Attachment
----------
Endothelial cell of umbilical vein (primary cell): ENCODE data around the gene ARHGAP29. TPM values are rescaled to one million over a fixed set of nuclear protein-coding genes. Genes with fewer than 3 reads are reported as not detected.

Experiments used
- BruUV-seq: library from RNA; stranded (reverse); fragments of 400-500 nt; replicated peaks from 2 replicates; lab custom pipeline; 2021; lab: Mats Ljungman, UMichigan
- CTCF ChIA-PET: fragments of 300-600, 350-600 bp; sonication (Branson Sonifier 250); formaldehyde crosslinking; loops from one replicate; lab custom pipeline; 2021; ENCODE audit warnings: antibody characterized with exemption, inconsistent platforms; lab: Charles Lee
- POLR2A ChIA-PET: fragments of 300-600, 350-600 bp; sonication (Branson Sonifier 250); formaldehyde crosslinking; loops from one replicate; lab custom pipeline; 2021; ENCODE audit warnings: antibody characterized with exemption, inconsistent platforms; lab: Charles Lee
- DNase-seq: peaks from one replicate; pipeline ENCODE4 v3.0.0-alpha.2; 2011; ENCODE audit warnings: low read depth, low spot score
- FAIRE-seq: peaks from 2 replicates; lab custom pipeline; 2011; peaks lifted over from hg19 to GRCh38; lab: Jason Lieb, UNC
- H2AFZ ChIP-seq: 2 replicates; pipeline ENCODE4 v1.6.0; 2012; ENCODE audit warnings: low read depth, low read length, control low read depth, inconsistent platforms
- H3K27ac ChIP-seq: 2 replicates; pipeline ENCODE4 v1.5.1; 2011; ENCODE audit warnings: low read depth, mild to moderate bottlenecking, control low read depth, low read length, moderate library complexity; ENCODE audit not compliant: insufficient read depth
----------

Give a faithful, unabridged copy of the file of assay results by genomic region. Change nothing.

Endothelial cell of umbilical vein (primary cell): ENCODE data around the gene ARHGAP29. TPM values are rescaled to one million over a fixed set of nuclear protein-coding genes. Genes with fewer than 3 reads are reported as not detected.

Experiments used
- BruUV-seq: library from RNA; stranded (reverse); fragments of 400-500 nt; replicated peaks from 2 replicates; lab custom pipeline; 2021; lab: Mats Ljungman, UMichigan
- CTCF ChIA-PET: fragments of 300-600, 350-600 bp; sonication (Branson Sonifier 250); formaldehyde crosslinking; loops from one replicate; lab custom pipeline; 2021; ENCODE audit warnings: antibody characterized with exemption, inconsistent platforms; lab: Charles Lee
- POLR2A ChIA-PET: fragments of 300-600, 350-600 bp; sonication (Branson Sonifier 250); formaldehyde crosslinking; loops from one replicate; lab custom pipeline; 2021; ENCODE audit warnings: antibody characterized with exemption, inconsistent platforms; lab: Charles Lee
- DNase-seq: peaks from one replicate; pipeline ENCODE4 v3.0.0-alpha.2; 2011; ENCODE audit warnings: low read depth, low spot score
- FAIRE-seq: peaks from 2 replicates; lab custom pipeline; 2011; peaks lifted over from hg19 to GRCh38; lab: Jason Lieb, UNC
- H2AFZ ChIP-seq: 2 replicates; pipeline ENCODE4 v1.6.0; 2012; ENCODE audit warnings: low read depth, low read length, control low read depth, inconsistent platforms
- H3K27ac ChIP-seq: 2 replicates; pipeline ENCODE4 v1.5.1; 2011; ENCODE audit warnings: low read depth, mild to moderate bottlenecking, control low read depth, low read length, moderate library complexity; ENCODE audit not compliant: insufficient read depth